The second session of Marriage Boosters, A Marriage Upgrade was all about Crucial Conversations.
I blogged about the first session of this marriage seminar last month which was about when the issue at hand is NOT really the issue, and how tensions arise from situations that trigger a spouse to react negatively to something the other did or did not do.
Crucial Conversations, on the other hand, is about problems and issues that married couples need to discuss and resolve together.
Pastor Jojo and Ida Henson began by likening crucial conversations to the metaphorical “elephant in the room.”
Simply put, these are issues that are obviously there but many couples intentionally ignore. Why? Because no one likes conflicts.
It’s easier to ignore the elephant than to be on each other’s throats.
No perfect marriage
I remember my spiritual mentor and friend, Michelle, saying that there are battles worth fighting over with your spouse.
These are issues that cannot be avoided and must be confronted before they start destroying your marriage. Or perhaps issues that will be detrimental to the values you hold together.
Jay and I have learned through the years what it means to choose our battles. And if I may add, we’re also learning to pick the right tools to use when we need to fight.
Issues under Crucial Conversations
Pastor Jojo and Ida cited some examples of crucial conversations based on a book written by Joseph Grenny. These are:
1. Opposing opinions. For instance, opinions in parenting, managing finances, and matters of the faith.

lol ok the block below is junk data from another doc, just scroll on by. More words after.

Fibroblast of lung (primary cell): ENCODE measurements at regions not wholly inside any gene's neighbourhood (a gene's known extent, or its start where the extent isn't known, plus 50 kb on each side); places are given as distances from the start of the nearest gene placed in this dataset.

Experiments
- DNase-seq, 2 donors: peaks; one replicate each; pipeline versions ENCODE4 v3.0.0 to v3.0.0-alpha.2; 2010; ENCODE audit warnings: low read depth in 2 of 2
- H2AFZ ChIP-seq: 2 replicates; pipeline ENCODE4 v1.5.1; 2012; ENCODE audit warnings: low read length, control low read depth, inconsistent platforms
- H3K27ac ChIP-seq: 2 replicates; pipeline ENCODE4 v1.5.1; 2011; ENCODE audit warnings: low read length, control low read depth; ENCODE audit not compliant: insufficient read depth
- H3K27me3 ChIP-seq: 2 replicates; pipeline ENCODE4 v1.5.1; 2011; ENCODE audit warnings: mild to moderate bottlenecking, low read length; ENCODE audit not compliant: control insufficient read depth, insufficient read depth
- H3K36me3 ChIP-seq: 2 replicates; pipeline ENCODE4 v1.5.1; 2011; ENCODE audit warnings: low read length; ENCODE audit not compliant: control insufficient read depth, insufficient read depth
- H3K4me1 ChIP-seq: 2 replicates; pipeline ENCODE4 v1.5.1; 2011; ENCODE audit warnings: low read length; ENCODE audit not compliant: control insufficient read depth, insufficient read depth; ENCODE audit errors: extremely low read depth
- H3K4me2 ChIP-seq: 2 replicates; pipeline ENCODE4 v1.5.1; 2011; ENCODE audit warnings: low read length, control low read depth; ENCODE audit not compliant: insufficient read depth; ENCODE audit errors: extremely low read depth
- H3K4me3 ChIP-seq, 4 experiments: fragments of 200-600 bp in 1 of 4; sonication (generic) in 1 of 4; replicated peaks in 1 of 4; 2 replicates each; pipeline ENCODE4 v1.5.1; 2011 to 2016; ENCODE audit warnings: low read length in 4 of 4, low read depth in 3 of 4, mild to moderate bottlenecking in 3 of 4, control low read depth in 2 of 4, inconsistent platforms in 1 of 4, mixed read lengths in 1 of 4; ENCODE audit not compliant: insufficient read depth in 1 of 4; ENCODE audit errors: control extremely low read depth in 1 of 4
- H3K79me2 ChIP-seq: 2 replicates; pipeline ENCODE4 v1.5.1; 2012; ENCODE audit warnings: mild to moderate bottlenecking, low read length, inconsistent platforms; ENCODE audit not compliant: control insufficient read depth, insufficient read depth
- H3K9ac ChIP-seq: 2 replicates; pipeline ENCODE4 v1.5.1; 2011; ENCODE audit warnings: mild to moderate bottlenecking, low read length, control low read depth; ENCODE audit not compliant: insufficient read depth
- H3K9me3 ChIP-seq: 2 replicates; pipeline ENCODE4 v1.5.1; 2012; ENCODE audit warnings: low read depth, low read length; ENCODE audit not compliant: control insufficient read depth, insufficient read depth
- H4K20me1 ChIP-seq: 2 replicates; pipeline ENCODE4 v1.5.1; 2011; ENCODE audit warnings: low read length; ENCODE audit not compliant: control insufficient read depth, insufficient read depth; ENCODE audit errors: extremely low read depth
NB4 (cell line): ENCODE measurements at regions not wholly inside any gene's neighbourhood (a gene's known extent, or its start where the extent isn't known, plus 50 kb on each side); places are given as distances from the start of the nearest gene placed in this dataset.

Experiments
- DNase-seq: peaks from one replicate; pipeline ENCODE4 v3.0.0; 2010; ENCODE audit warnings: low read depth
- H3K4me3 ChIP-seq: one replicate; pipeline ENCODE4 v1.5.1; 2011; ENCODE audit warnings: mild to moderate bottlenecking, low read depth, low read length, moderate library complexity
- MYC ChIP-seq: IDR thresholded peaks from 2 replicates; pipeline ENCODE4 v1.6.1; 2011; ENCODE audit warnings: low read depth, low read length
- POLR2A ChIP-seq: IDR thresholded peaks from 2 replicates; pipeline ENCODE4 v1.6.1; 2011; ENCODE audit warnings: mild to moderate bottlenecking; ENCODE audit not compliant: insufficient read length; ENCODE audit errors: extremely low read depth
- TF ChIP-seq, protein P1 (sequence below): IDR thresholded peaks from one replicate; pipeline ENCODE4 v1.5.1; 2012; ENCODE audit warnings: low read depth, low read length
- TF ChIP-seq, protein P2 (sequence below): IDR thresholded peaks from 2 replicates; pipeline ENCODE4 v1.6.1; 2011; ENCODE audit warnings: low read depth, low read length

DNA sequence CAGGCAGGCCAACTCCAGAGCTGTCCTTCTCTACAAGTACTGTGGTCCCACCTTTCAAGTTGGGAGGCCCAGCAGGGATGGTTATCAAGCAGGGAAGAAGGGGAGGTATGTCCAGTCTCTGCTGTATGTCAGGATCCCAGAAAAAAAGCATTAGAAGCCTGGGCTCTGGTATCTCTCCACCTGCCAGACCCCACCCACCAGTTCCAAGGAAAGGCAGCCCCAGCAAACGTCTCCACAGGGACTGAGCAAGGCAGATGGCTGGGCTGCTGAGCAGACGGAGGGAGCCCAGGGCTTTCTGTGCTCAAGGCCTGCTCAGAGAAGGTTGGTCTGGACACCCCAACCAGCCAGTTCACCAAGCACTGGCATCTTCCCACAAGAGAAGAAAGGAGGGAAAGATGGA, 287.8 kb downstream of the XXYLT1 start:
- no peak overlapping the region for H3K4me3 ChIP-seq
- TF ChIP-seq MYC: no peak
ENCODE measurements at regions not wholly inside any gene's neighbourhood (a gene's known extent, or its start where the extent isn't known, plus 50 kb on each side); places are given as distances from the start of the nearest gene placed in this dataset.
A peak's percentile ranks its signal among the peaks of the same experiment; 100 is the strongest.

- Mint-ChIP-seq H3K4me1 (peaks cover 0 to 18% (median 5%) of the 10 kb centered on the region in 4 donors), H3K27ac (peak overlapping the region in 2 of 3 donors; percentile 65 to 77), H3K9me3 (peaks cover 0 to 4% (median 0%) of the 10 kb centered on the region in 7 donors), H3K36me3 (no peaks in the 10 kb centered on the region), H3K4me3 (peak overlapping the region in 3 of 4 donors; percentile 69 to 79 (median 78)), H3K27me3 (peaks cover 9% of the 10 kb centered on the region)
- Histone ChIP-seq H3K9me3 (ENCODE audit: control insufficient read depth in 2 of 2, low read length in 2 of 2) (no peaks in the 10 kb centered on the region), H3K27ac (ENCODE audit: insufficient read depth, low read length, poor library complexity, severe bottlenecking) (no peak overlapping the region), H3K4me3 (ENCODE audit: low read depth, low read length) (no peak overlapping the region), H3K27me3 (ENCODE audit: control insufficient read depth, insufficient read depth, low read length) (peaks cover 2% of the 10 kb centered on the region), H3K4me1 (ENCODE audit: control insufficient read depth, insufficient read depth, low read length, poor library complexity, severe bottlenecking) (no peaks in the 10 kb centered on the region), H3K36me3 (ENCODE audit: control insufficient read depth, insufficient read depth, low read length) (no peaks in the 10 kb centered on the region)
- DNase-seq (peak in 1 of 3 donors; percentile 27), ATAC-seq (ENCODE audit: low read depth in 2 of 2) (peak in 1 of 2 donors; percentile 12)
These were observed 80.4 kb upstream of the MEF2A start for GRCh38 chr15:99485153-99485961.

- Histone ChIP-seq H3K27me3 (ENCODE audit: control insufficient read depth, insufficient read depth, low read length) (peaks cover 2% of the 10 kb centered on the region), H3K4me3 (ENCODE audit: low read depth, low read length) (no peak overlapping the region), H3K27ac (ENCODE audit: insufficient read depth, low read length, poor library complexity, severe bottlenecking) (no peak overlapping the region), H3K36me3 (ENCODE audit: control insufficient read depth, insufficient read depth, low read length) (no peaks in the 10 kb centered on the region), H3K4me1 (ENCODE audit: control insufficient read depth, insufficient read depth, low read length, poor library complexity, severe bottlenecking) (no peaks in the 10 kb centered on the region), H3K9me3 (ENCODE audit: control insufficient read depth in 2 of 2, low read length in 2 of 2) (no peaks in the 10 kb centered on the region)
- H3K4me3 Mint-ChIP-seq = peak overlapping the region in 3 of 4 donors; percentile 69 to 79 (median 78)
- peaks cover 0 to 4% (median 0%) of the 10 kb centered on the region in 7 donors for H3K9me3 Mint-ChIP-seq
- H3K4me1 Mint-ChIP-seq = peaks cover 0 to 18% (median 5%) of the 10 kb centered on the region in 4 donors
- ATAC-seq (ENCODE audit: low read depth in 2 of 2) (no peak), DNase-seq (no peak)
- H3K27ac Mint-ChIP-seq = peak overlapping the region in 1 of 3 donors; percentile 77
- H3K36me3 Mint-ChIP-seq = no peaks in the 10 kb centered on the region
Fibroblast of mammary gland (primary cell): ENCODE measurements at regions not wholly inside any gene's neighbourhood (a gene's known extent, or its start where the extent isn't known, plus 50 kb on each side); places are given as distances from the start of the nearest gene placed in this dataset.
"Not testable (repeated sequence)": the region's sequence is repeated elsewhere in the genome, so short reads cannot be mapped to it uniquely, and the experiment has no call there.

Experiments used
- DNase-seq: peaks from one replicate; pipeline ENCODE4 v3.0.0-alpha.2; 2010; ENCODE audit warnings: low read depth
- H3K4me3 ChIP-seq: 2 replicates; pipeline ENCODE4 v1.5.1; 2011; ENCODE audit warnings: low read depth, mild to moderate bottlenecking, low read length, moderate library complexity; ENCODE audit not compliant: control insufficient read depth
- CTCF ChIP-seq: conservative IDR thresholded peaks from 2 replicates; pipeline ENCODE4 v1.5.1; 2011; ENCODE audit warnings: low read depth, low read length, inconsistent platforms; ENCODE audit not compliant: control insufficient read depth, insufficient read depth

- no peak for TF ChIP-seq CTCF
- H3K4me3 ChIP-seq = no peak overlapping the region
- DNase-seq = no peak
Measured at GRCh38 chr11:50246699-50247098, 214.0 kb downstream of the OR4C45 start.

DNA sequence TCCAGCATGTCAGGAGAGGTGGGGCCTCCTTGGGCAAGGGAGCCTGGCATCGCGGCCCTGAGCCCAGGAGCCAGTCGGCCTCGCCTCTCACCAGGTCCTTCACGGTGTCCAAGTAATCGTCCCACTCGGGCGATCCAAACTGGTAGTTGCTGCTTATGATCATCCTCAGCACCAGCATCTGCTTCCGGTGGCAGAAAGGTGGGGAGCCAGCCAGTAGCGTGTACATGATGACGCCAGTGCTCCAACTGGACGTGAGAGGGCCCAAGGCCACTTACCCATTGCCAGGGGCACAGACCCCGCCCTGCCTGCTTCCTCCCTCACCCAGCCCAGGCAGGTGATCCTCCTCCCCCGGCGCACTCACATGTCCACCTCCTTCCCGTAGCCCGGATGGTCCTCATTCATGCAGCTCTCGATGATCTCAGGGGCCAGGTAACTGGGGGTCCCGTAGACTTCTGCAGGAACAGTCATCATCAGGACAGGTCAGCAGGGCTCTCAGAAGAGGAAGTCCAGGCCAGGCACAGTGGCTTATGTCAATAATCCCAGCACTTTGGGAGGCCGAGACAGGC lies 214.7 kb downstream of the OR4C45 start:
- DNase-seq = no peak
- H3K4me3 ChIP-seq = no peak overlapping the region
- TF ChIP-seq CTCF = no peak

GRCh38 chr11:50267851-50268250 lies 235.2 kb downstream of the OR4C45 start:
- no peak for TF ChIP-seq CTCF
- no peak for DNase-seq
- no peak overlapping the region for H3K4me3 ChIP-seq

2. When strong emotions are involved. Such as when one or both are deeply affected by the actions and decisions of the other.
3. When the stakes are high. Like when a decision will affect things that are important to the other, to both, to your children, or to your family.
Before any important decisions are made, Jay and I make sure that we are in agreement about it. A critical decision one of us makes without the other’s approval may cause friction between us, and which could lead to a full blown war, haha!
On a serious note, one of the ways I honor my husband is that I discuss with him whatever it is that I’m about to do before I do it. He doesn’t necessarily make my decisions for me, but I always take his feelings and insights (and sometimes, even his schedule) into consideration.
Rules of Engagement
When having crucial conversations, Pastor Jojo and Ida recommend having ground rules to protect each other and to protect our marriages.
It can be hard to do but to have an objective conversation about our issues is something couples must learn to do.
A. Warn your spouse of an impending crucial conversation.
Pastor Jojo told us to be careful not to spring crucial conversations on your spouse, like when you’re going out on a date or something. There’s always a right time to do this.
B. Avoid hurtful or demeaning words when having a crucial conversation.
The following wasn’t discussed during the seminar, I just want to share that this so reminds me of Queen Esther.
Queen Esther was a Jew married to Persian king, Xerxes. She learned from her cousin Mordecai that Haman, the king’s most trusted official (he’s like “the hand” of the king in Game of Thrones), was plotting to kill her kin.